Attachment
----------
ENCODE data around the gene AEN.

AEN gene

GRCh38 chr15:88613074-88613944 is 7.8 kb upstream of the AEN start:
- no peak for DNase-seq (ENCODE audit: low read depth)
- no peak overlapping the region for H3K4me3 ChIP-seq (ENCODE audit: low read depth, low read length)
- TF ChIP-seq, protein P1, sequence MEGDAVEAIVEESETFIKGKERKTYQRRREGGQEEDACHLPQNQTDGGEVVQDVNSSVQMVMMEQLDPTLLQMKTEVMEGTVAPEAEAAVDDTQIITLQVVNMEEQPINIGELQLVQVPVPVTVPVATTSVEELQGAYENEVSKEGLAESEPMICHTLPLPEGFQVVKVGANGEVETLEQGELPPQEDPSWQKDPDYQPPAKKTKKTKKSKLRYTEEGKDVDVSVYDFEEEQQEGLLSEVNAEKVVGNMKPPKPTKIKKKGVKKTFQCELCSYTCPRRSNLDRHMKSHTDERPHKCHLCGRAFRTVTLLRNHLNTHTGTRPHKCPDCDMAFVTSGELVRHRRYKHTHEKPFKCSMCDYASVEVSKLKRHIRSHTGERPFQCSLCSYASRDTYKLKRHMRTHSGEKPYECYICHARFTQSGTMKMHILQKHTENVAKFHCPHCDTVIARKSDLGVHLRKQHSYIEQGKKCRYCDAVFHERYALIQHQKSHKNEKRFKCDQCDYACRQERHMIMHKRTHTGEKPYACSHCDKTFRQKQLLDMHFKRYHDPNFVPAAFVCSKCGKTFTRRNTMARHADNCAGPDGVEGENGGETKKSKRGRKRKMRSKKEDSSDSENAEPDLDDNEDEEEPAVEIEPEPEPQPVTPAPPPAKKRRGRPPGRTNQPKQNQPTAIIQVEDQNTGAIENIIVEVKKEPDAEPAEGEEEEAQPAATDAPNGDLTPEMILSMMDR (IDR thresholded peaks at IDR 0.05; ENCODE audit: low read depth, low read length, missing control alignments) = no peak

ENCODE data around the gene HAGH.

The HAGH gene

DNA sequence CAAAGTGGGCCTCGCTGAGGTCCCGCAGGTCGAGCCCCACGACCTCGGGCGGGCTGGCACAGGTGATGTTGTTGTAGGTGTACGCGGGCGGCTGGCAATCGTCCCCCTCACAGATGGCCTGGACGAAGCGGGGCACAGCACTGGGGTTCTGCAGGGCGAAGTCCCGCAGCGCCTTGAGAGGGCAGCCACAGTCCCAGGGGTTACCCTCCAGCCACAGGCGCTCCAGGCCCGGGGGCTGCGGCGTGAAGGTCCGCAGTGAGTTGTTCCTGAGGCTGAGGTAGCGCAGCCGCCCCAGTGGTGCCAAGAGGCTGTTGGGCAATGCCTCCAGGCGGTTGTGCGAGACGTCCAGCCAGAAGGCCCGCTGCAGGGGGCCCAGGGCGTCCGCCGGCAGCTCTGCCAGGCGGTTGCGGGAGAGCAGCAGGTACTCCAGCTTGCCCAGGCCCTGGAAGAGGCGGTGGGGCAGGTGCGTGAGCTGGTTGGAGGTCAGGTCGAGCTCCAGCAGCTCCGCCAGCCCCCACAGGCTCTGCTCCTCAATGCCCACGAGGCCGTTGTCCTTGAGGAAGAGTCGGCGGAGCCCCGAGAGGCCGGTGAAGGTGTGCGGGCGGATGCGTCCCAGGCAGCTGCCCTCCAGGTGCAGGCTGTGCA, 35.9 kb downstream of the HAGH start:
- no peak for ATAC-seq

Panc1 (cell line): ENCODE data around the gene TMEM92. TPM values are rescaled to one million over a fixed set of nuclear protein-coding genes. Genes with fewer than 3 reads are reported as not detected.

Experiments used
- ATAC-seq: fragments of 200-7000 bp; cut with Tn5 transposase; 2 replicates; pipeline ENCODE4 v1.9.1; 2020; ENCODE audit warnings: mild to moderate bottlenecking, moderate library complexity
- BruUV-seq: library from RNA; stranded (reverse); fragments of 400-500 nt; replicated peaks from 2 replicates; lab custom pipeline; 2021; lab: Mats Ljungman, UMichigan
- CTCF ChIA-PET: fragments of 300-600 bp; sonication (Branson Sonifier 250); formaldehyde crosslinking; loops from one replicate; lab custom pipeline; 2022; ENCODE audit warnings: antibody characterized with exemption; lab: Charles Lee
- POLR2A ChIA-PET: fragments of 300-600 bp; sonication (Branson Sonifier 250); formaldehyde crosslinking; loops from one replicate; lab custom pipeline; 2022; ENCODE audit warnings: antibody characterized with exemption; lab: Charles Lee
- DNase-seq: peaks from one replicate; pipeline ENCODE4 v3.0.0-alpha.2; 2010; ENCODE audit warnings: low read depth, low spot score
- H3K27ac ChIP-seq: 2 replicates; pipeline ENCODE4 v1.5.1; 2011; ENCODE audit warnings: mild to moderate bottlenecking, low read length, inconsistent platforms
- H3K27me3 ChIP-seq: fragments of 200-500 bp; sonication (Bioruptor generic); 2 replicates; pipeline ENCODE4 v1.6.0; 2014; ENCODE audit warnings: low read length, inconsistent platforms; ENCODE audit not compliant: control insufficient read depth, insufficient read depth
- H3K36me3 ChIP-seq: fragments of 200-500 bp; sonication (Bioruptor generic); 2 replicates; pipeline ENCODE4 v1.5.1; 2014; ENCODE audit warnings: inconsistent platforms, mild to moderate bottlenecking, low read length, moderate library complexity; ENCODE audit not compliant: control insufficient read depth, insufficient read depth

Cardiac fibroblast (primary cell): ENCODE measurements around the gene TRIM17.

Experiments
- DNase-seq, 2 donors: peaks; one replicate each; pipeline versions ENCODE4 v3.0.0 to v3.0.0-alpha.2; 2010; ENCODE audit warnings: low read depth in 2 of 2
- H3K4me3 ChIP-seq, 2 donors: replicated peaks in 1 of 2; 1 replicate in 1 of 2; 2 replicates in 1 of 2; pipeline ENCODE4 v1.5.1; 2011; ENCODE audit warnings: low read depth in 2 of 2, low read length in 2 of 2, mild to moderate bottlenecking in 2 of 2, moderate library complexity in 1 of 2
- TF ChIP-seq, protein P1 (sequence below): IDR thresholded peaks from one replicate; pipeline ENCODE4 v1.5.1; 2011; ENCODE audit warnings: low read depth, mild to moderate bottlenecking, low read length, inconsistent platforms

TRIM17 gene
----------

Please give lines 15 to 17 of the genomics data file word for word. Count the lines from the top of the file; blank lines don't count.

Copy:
- CTCF ChIA-PET: fragments of 300-600 bp; sonication (Branson Sonifier 250); formaldehyde crosslinking; loops from one replicate; lab custom pipeline; 2022; ENCODE audit warnings: antibody characterized with exemption; lab: Charles Lee
- POLR2A ChIA-PET: fragments of 300-600 bp; sonication (Branson Sonifier 250); formaldehyde crosslinking; loops from one replicate; lab custom pipeline; 2022; ENCODE audit warnings: antibody characterized with exemption; lab: Charles Lee
- DNase-seq: peaks from one replicate; pipeline ENCODE4 v3.0.0-alpha.2; 2010; ENCODE audit warnings: low read depth, low spot score